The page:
Regarding the junior liens, I am seeing more and more people being pursued for the balances owed (even when the loan was purchase money). The reason for this is two-fold -
1. Lenders are selling the bad debt to specialized collection companies. They are paying almost nothing for the debt, but are very aggressive in their collection efforts.
2. Private mortgage insurance companies are also pursuing their rights under the law to collect against the balances they insured.
If you are notified about such a collection action, you need to contact an attorney immediately. They will be the only ones who can tell you if you have an affirmative defense to the collection action.
My question to you is WHY ALLOW A FORECLOSURE? If you take charge of the situation and work with an experienced (let me say that again, experienced) short sale listing agent, you can then negotiate the outcome on all the junior liens. Even if they don't agree to accept payment received as payment in full, you will NOT be worse off then you are right now, AND, you then set the timeline for move out, etc. Call, if you would like to discuss your options further. There is no obligation if you choose to allow the foreclosure. However, my philosophy is Foreclosure is NOT a Choice, it is something that happens to you when you are willing to abdicate control. Find out about ALL your options and Dare to Dream.
Shel-lee Davis, CDPE, SFR, QSC
Your Real Estate Consultant for Life
RE/MAX Palos Verdes Realty
Its better to be proactive and take responsibility of the debts and consider all your options before letting your property be foreclosed upon by the 1st lender.
Ofcourse, if the property is investment property other than single residence and or more than 4 units , and if the lender choose to proceed with judicial foreclosure, it could recover deficiency judgment against debtor from the court.
1. Deficiency Judgement: When the lender or lienholder pursues the borrower for the balance still owed after a foreclosure or short sale (rather than forgiving the deficiency).
2. Tax Consequences regarding this deficiency when it is forgiven by the lender. Unless the debt was from a non-recourse loan (see the great answers below from Shel-lee, Tara, Scott, and Mike below) when the lender "forgives" or "cancels" the deficiency debt they have created a possible tax situation, as the IRS and CA Franchise Tax Board treat forrgiven debt as income. The lender issues a 1099-C (for short sales) or 1099-F (for foreclosures) to the borrower. Even after receiving the 1099, many borrowers are able to exempt themselves from paying income tax on it if they qualify under the Mortgage Firgiveness Debt Releif Act of 2007.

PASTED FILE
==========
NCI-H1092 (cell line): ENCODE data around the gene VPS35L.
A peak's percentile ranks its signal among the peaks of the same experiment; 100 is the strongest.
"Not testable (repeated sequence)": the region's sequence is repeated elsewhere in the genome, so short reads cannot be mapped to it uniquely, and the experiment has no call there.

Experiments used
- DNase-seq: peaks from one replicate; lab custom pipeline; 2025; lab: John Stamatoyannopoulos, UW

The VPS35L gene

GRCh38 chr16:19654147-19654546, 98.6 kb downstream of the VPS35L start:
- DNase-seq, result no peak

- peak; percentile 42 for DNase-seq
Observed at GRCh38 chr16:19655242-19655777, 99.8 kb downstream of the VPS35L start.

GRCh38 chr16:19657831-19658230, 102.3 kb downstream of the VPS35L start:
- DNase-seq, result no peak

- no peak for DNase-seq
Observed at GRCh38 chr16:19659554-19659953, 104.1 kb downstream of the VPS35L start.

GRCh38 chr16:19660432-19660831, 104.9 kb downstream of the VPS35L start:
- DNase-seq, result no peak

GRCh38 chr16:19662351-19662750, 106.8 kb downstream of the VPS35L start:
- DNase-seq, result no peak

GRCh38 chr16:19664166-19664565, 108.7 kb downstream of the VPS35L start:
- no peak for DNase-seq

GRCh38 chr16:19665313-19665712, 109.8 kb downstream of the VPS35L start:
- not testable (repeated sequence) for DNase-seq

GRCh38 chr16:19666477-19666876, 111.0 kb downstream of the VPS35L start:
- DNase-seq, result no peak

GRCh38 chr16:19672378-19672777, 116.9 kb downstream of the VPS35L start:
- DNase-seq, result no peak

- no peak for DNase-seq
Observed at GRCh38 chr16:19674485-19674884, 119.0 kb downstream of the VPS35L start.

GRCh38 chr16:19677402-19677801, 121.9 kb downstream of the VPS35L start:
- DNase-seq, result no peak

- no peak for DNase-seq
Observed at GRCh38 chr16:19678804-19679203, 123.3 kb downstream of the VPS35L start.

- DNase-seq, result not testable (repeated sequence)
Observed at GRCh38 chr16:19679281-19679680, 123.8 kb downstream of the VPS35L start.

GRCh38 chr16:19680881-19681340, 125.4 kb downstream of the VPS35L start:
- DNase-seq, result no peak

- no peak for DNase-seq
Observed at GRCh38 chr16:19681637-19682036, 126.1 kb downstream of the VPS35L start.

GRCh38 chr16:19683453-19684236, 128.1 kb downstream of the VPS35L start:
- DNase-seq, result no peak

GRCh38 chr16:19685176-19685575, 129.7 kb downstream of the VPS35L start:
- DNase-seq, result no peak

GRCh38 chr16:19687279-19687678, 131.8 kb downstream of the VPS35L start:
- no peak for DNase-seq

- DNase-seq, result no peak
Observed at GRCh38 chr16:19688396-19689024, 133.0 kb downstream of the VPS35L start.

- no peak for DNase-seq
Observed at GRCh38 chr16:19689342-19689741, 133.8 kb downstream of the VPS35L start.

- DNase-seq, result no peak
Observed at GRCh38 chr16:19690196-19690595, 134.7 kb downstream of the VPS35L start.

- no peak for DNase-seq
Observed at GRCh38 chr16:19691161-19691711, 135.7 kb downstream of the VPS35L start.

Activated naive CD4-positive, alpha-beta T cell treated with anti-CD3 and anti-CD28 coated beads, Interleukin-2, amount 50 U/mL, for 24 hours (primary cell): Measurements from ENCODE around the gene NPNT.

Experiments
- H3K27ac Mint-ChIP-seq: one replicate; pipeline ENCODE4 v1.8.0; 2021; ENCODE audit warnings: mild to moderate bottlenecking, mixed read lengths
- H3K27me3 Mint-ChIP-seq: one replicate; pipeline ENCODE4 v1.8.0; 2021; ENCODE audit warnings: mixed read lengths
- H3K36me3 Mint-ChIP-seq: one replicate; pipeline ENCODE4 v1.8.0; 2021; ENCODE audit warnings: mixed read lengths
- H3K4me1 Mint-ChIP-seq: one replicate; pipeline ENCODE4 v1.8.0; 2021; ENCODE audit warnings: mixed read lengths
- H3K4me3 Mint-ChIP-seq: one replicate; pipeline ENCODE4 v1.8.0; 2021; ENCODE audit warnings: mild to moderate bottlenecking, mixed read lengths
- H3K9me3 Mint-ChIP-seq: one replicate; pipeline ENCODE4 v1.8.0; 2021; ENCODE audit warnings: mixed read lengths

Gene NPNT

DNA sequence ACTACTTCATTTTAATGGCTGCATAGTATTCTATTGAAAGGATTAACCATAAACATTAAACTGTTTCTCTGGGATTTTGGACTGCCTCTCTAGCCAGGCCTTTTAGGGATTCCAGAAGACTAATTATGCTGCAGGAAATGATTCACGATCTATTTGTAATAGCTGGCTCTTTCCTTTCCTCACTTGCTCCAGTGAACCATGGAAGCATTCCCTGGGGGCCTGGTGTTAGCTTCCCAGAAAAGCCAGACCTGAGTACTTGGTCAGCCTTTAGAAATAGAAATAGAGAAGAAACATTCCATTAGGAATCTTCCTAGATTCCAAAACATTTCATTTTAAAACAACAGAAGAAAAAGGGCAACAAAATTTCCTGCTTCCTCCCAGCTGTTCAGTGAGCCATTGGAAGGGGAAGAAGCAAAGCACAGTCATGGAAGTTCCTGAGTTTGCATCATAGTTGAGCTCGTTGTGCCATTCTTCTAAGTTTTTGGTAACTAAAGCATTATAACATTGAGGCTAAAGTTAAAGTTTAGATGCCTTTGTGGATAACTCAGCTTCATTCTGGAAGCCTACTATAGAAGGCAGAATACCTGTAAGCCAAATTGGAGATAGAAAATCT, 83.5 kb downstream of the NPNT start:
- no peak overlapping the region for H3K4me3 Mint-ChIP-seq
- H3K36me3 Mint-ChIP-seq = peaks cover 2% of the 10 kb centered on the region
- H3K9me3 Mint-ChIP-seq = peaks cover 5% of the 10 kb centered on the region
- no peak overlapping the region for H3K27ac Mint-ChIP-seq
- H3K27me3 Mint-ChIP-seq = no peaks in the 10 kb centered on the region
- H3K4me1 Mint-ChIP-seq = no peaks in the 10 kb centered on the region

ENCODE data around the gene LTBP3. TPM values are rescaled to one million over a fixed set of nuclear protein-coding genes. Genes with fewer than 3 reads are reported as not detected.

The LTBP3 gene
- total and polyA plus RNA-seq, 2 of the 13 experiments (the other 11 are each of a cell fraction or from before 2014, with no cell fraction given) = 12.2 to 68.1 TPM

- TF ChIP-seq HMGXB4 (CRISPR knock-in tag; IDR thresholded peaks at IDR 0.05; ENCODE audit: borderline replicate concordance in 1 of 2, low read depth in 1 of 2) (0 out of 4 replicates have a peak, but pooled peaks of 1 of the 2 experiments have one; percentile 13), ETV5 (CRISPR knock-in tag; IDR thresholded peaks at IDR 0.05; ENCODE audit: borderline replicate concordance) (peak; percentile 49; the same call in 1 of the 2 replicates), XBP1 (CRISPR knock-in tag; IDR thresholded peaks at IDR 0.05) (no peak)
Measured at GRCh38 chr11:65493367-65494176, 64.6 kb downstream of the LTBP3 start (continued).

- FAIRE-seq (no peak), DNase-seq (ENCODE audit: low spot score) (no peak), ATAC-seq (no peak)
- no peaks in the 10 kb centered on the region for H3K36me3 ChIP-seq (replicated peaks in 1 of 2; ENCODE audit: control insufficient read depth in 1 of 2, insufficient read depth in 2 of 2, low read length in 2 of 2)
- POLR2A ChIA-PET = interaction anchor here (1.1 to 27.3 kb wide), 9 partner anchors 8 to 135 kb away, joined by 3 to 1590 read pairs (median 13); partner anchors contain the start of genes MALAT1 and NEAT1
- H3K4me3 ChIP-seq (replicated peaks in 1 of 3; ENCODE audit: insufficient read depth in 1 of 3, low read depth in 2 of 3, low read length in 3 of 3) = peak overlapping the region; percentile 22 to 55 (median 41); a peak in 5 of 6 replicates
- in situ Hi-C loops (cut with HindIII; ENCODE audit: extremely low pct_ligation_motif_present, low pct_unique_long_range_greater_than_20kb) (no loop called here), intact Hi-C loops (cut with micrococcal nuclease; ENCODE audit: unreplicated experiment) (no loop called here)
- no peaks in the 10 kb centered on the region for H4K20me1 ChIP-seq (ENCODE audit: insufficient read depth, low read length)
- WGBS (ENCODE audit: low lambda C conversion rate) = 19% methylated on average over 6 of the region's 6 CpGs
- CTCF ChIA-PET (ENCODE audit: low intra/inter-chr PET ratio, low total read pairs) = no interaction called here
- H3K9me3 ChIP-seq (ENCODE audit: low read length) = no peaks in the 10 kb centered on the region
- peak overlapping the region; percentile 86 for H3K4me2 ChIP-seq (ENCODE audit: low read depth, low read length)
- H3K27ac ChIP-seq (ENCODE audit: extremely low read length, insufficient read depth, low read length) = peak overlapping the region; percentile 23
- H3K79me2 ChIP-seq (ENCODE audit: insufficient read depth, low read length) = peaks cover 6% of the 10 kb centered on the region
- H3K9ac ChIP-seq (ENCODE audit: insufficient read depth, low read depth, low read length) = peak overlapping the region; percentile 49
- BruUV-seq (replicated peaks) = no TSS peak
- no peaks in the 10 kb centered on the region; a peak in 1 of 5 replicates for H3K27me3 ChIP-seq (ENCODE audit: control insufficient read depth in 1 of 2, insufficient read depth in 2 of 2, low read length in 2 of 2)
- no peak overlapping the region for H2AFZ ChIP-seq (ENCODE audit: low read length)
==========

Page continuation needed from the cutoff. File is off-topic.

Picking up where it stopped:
However, many other borrowers are NOT able to get an exemption from paying income tax on the 1099 amount under this act...usually because the property did not qualify as their primary residence or they cashed out an amount beyond the orriginal loan used for the original purchase of the property. For these borrowers, INSOLVENCY becomes the backup plan to try to gain the tax exemption. I am not a CPA, but the basic definition of Insolvency is when qualified debts outweight your qualified assets. You should absolutely consult a tax professional to walk you through the tax consequences of your individual circumstance.
I'd be happy to refer a couple of great local CPA's that I know.
MBA, ABR, SFR, e-PRO
Certified Short Sale & Foreclosure Resource
Keller Williams Realty
Sheyenne Schultz http://www.shysells.com 310-429-4170 email@example.com
Short Sale/REO Specialist
Buy a home after foreclosure expert
HOWEVER, if you have:
*a second or third mortgage on the property (not the foreclosing lender, which is usually the holder of the first mortgage),
*which was not used to purchase the home or refinance funds that were used to purchase the home (like a home equity line of credit, for example),
in California, the lender on that loan or loans MAY pursue you after a foreclosure.
Most often, the "junior lender" doesn't file a lawsuit, but rather send the account to a collection agency to try to get you on a payment plan for it - especially if you don't have a big old pile of money sitting around that they could tap into via a lawsuit.
Broker - 01416432
If the property was your primary residence and have a purchase money (Non Recourse) loan you are protected under the Anti Deficiey laws in California when it goes to foreclosure.
If however you pulled money out, refinanced, or rented the property out you may be liable for deficiency.
We are not attorneys but I am pretty sure the above is correct. I advise you to also consult with your CPA about taxable consequences.
The Aubin Team